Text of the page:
Thursday, October 12, 2006

Medieval Times, a get-a-way for the young at heart

Knights in shining armor, prancing steeds, a king and a lovely princess in an arena surrounded by royalty being served by lovely wenches. That functional fragment could be the dreams of an kid who has been reading Arthurian legend, or an ad for Medieval Times, a dinner theatre with venues around the country.

Hubby and I took our teenaged children to see this spectacle, not in a “tourist” area, but in Gwinnett County, GA, at a shopping mall. The stands around the arena were mostly filled for a Sunday evening show in early October. The 13 year boy seemed to enjoy this experience even more than parents or older sister, but we all found something to like.

Dinner is served w/o flatware, which wasn’t in common use way-back-when, but the staff managed to make it tasty and manageable. Our courses included a rather thin vegetable soup, served in a pewter bowl, a roasted half of a chicken, one barbecued rib, garlic bread, and a “baked potato” which tasted suspiciously fried. Our meal ended with heated disposable wipes and an apple-cinnamon pastry. The beverages offered were water, Pepsi, and coffee. Those aren’t especially in keeping with the time period, but I suppose that ale just doesn’t work for a modern “family” entertainment.

The horses were great, the knights did a fine job of re-creating jousting, even if they just jumped off of the horses. The lances split apart regularly, no doubt because they had been pre-split and bound back together with a bit of clear tape. Okay, the story line was a bit pointless, but it is just a bit of a frame for the knights to demonstrate their skills anyway. Compared to the online photos, the “arena” is a bit cramped, but it is remarkable, considering that it takes up less space than the cinemas section of the mall.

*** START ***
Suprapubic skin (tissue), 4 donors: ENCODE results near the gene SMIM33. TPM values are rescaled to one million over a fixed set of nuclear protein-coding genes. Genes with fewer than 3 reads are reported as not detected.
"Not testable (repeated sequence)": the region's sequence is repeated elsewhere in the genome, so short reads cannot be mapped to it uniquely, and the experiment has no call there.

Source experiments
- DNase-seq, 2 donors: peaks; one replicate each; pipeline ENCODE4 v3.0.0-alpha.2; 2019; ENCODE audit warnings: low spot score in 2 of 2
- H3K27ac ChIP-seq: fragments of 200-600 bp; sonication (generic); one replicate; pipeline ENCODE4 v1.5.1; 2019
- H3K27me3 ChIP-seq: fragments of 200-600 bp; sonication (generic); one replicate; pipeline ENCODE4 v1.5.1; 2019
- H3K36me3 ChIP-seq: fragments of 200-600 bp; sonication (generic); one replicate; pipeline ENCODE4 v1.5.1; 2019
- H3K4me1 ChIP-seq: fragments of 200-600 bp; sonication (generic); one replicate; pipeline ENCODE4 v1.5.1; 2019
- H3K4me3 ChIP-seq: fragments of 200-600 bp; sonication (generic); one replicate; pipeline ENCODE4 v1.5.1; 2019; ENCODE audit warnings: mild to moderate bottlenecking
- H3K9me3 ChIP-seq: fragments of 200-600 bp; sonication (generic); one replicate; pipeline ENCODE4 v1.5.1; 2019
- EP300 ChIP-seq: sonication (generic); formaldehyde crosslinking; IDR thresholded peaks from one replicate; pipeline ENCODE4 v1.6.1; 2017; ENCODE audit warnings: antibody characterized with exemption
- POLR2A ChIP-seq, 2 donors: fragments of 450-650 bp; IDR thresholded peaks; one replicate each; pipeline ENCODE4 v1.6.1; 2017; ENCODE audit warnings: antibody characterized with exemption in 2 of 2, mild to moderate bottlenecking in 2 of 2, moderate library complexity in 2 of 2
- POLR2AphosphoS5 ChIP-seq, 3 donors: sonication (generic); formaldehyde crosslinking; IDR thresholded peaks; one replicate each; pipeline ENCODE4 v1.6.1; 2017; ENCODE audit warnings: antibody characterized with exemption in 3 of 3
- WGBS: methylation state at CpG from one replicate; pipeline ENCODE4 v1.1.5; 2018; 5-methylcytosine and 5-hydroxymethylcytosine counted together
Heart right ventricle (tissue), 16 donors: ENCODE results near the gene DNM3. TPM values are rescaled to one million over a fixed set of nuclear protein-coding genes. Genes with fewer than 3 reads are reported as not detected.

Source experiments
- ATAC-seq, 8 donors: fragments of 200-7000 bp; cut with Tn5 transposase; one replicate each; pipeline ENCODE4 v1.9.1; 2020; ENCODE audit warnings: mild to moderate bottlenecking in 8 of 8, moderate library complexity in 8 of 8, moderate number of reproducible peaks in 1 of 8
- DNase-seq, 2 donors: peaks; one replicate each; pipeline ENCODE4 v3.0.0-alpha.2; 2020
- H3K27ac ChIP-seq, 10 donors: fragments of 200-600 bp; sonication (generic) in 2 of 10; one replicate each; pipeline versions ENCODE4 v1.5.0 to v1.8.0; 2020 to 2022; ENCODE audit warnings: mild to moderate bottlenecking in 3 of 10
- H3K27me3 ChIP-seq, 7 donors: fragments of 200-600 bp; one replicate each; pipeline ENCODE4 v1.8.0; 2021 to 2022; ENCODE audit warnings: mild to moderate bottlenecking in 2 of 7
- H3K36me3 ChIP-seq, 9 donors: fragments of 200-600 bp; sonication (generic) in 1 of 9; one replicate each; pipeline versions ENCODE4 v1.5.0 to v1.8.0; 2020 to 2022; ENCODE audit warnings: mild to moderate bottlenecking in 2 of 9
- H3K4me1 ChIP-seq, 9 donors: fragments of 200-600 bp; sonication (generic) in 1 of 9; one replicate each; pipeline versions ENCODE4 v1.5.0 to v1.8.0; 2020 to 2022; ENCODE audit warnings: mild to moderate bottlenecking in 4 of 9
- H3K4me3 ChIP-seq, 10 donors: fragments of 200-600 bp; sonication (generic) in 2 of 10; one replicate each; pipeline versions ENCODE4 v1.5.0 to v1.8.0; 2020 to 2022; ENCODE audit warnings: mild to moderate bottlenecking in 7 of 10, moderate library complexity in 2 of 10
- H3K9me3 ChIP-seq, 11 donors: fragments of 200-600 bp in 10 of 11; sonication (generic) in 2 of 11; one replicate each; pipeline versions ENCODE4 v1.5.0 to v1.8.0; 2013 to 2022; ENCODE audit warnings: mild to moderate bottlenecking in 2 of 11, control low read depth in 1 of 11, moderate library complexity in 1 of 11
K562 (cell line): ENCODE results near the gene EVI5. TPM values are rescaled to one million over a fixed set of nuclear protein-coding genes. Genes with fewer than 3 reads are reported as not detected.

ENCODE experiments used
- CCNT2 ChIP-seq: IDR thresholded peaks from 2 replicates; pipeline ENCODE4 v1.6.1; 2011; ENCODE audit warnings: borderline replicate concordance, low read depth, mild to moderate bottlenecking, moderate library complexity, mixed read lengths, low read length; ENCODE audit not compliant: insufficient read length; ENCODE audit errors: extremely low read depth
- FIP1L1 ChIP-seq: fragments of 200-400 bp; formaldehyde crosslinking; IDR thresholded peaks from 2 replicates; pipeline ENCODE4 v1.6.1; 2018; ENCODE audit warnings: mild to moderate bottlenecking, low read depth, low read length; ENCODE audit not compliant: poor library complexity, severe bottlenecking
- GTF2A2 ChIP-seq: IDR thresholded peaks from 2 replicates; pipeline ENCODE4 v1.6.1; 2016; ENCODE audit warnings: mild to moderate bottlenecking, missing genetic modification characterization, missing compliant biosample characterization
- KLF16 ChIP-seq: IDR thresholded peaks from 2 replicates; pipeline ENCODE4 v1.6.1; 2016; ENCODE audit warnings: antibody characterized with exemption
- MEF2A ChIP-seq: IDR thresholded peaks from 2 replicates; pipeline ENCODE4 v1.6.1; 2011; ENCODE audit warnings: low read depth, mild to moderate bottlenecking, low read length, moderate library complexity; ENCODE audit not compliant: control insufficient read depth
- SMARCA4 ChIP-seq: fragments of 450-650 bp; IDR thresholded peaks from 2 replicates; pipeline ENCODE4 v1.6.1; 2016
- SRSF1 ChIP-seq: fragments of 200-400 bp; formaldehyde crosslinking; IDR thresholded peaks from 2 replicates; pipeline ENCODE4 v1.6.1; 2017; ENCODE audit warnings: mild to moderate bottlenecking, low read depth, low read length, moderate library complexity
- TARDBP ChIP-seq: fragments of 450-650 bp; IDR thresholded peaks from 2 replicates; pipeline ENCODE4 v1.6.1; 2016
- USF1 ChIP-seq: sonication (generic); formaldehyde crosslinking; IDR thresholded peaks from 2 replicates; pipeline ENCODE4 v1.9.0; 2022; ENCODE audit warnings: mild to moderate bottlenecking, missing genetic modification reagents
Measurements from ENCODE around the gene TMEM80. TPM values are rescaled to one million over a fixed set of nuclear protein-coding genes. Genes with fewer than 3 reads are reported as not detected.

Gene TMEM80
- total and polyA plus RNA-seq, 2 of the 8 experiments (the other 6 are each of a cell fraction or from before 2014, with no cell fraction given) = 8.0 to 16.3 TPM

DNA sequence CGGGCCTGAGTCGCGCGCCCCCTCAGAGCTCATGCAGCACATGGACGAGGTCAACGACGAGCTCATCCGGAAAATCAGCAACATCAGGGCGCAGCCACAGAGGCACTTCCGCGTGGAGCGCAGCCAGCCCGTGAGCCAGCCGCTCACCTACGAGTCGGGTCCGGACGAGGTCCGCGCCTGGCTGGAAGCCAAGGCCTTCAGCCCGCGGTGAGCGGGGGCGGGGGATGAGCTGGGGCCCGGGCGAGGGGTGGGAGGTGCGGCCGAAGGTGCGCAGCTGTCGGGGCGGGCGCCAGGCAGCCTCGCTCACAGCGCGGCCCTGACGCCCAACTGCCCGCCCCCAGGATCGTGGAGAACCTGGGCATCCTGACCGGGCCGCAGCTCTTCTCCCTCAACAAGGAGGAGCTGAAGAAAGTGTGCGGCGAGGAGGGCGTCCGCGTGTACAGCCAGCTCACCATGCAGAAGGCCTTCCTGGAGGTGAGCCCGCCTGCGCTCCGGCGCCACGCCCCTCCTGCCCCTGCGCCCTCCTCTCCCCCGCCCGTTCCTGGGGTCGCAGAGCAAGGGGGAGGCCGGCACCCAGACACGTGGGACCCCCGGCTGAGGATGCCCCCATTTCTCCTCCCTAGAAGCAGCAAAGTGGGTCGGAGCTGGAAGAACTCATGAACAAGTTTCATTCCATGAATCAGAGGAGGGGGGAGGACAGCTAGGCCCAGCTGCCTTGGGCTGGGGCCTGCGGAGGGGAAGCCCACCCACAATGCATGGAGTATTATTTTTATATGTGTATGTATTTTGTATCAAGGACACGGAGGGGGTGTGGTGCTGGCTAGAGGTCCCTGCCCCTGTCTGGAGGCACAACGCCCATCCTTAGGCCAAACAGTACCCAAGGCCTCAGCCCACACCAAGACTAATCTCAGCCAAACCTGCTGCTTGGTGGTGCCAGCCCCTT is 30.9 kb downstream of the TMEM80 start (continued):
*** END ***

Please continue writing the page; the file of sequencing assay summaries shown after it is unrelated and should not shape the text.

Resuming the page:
Two words of advice to those who visit this venue: First, don’t arrive early. Our show was at five, and the directions on our internet issued tickets instructed us to be at the castle no later than 3:30, and that advice was reiterated by the attendant at the box office. This was too early. After a few minutes I surmised that the schedule is designed to give visitors ample time to be photographed with royalty, to buy overpriced merchandise, and to drink at the bar. Hubby got a “virgin” piña colada, for a mere $6.00 and cokes were $2.00. An hour and a half is far too long to wait for a show that lasts about the same length of time. The doors to the arena opened at 4:45, and those who purchase “royalty tickets” get to sit in front of everyone else, so if you want the best seat, don’t arrive early, just pay the extra ten bucks, arrive about 20 minutes before the show, and you won’t have time for your kids to beg for the overpriced drinks and trinkets. Second, the “dungeon” museum of torture and terror is only $2.00 and our kids loved it, but it is a bit much for those younger than age ten.

This was an expensive evening for us, but it is fun, and I recommend it for school age kids and adults of most any age who are willing to suspend disbelief for a couple of hours.

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